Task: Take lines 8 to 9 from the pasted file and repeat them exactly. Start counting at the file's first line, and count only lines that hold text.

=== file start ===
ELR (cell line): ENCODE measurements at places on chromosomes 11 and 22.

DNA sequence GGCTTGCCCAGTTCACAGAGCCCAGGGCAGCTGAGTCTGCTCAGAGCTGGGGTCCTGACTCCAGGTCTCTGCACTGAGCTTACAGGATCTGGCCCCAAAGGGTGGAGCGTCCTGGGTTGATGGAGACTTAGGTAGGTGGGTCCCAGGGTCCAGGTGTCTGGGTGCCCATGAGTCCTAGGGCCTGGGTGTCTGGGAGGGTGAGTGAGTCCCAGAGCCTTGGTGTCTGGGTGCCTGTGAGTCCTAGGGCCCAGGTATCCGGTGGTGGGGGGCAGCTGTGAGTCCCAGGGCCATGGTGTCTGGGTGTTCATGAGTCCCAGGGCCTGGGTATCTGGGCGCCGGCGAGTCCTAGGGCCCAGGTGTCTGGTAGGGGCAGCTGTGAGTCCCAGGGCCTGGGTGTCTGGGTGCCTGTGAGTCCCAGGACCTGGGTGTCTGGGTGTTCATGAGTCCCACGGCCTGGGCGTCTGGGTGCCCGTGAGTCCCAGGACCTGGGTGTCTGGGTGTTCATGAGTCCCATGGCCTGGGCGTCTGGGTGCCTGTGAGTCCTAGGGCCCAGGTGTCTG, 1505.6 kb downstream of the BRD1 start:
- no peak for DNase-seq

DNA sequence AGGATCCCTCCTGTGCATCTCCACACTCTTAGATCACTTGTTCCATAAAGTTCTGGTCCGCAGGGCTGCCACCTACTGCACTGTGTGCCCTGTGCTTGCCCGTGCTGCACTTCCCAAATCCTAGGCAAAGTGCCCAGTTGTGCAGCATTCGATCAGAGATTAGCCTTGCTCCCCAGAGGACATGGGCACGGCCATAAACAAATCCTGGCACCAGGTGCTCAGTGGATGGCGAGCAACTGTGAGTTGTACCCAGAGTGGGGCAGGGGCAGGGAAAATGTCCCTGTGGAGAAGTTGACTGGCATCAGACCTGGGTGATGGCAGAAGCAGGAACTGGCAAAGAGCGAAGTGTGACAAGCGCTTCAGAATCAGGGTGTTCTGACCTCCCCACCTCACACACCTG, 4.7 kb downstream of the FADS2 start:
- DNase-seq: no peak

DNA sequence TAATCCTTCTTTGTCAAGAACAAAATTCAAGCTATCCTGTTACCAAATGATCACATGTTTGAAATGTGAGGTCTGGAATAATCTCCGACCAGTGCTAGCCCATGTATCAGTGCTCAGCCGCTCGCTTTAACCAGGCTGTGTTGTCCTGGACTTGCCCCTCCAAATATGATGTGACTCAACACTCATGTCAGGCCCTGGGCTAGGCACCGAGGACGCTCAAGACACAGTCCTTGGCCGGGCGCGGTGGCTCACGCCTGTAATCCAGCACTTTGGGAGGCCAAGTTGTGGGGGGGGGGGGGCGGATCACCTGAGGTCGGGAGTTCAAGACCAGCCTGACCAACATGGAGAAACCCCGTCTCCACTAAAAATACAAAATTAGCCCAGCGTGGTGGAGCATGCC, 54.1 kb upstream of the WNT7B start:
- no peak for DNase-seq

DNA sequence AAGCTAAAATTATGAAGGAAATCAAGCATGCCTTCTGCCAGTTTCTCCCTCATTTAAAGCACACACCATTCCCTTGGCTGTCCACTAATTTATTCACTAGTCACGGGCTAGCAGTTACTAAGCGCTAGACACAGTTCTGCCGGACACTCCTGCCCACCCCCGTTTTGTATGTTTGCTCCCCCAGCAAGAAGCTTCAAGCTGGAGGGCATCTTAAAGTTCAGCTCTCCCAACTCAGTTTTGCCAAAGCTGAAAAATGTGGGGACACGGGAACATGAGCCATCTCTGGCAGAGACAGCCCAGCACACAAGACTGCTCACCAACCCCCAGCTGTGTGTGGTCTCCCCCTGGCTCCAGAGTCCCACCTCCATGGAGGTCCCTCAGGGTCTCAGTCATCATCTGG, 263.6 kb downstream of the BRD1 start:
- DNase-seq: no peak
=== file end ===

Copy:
DNA sequence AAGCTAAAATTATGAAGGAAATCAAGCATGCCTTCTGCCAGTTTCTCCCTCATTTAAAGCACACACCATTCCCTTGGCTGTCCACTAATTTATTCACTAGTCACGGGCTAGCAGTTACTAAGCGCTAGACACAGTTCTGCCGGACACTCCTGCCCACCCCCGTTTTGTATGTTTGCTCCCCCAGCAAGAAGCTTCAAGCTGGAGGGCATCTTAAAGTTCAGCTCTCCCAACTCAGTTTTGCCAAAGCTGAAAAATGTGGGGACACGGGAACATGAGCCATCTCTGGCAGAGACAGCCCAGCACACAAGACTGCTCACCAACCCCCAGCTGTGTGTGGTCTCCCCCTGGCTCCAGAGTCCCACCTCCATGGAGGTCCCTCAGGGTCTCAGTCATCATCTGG, 263.6 kb downstream of the BRD1 start:
- DNase-seq: no peak